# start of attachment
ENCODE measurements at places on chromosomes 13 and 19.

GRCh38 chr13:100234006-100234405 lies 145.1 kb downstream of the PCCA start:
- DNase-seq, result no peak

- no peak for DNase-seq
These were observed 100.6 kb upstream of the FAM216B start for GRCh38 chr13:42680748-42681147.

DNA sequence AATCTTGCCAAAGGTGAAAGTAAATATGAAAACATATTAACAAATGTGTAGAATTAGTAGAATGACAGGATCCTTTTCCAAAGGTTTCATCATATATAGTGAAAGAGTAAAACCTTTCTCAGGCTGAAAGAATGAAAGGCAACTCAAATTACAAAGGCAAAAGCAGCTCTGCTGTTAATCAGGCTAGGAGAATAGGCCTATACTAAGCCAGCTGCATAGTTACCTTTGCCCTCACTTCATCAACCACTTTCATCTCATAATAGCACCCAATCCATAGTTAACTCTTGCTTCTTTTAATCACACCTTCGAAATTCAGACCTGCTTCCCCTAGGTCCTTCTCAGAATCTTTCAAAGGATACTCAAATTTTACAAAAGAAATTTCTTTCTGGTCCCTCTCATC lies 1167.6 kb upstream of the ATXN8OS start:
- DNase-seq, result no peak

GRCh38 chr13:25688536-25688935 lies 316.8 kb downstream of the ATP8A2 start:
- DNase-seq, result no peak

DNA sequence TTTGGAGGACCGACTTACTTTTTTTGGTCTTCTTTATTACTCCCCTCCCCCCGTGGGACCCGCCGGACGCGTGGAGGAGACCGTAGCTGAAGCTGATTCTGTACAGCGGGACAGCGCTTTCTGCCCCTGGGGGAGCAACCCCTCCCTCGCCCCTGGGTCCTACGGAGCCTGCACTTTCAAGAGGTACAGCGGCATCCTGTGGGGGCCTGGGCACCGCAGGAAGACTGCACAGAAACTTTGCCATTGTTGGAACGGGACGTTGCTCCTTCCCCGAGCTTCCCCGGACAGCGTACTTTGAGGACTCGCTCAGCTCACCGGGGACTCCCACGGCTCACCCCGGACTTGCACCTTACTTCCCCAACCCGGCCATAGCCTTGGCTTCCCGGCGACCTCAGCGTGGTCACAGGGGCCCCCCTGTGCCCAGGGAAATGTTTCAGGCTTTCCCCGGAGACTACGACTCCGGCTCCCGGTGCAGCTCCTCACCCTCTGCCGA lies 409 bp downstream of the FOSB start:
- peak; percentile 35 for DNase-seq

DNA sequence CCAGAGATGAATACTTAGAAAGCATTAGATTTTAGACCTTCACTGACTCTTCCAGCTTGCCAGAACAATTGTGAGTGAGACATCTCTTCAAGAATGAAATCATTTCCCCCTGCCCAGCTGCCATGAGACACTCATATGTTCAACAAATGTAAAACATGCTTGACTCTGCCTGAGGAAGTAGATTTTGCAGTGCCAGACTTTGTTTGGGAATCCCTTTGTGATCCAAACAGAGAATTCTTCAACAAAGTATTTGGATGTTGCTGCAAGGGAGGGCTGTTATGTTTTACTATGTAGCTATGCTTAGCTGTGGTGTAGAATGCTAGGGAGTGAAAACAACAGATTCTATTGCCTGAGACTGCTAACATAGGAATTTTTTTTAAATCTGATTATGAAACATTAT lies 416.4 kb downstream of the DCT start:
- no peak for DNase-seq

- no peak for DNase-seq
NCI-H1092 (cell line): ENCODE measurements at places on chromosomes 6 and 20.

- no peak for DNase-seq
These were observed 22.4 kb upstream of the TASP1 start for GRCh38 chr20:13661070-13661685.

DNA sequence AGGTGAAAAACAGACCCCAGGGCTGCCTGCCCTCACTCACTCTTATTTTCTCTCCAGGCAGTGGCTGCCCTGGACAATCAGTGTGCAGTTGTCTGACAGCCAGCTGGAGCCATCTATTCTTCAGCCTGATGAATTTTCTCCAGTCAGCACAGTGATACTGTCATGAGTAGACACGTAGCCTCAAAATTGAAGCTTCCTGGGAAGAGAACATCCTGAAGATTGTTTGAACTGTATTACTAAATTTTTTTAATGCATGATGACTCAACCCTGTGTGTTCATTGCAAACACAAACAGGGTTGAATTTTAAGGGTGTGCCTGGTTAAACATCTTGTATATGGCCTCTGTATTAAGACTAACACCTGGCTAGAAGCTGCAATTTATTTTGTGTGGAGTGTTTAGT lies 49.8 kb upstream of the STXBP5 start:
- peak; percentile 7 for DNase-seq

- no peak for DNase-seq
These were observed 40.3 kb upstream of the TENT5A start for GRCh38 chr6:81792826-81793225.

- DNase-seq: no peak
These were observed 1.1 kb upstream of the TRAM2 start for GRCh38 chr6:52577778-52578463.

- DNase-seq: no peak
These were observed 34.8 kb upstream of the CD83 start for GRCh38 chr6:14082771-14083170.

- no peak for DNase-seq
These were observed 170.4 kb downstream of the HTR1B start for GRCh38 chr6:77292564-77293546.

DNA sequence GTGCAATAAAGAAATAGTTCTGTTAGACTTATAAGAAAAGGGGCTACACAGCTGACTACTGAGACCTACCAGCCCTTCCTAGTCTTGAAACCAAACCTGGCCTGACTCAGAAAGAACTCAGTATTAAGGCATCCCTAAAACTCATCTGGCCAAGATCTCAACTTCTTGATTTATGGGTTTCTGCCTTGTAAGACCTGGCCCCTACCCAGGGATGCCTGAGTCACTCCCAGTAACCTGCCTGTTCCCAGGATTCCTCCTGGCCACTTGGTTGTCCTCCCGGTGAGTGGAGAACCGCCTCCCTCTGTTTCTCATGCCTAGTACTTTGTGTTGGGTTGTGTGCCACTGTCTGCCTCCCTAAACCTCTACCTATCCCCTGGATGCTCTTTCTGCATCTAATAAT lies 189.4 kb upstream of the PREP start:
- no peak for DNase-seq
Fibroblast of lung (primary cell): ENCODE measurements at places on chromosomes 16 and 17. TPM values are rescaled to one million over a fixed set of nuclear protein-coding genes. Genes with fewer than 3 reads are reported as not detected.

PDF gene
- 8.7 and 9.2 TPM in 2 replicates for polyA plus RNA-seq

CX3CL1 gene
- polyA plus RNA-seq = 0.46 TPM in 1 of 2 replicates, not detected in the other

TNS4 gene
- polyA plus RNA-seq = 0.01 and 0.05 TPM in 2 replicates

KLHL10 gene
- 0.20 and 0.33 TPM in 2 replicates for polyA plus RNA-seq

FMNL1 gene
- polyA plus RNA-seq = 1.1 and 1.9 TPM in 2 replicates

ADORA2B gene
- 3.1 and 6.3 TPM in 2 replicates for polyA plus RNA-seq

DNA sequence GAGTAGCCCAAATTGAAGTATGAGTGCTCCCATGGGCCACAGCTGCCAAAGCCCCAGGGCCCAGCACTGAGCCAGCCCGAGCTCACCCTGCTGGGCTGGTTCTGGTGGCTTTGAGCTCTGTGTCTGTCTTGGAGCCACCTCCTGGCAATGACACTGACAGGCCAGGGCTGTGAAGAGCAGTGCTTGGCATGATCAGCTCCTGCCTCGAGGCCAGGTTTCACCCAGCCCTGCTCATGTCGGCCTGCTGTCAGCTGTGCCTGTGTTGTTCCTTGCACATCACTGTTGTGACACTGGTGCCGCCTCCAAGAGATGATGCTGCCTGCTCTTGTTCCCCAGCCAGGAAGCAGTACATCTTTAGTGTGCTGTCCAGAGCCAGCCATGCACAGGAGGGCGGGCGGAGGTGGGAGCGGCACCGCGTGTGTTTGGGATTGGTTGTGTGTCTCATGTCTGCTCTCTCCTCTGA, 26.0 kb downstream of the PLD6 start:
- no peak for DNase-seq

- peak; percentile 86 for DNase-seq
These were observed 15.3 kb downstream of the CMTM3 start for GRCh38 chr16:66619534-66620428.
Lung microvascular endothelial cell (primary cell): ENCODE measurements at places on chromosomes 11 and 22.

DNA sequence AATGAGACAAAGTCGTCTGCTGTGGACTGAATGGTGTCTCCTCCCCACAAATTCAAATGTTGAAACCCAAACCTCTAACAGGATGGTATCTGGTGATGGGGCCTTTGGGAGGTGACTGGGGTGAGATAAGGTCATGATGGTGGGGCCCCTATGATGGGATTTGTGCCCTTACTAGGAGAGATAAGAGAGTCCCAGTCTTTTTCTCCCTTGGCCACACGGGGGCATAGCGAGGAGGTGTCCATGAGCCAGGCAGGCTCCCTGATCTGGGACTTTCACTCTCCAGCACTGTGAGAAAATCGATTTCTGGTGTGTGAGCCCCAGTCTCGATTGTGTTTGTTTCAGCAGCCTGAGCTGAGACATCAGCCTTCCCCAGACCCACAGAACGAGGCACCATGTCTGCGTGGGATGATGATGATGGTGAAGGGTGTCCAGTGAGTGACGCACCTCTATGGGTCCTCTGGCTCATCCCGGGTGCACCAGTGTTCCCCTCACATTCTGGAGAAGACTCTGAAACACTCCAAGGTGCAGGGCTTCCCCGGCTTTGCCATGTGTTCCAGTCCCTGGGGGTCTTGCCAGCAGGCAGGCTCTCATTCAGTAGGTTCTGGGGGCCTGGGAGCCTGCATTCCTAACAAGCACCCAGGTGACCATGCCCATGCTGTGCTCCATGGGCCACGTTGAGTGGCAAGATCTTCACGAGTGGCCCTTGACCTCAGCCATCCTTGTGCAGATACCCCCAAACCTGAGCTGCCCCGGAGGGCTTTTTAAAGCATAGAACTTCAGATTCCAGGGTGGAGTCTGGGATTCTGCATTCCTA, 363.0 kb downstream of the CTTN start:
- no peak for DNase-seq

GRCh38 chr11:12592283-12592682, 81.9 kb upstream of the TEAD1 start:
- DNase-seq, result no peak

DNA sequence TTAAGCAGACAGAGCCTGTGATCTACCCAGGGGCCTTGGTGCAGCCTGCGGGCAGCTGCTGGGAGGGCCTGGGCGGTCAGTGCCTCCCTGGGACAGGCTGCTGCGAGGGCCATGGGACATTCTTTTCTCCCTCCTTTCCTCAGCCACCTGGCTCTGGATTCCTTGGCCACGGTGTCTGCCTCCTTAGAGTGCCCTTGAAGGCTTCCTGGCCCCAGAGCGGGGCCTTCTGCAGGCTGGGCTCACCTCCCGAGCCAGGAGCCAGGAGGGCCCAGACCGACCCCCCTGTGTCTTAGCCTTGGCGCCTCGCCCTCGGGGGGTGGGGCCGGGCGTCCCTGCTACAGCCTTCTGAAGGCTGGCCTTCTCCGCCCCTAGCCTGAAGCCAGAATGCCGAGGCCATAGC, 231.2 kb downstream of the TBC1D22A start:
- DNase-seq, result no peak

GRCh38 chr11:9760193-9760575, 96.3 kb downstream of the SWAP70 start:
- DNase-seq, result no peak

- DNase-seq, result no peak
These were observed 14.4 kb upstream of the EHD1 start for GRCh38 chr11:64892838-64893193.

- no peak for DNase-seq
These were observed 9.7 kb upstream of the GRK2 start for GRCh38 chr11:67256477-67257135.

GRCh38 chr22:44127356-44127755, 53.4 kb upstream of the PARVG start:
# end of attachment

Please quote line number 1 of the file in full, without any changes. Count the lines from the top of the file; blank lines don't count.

ENCODE measurements at places on chromosomes 13 and 19.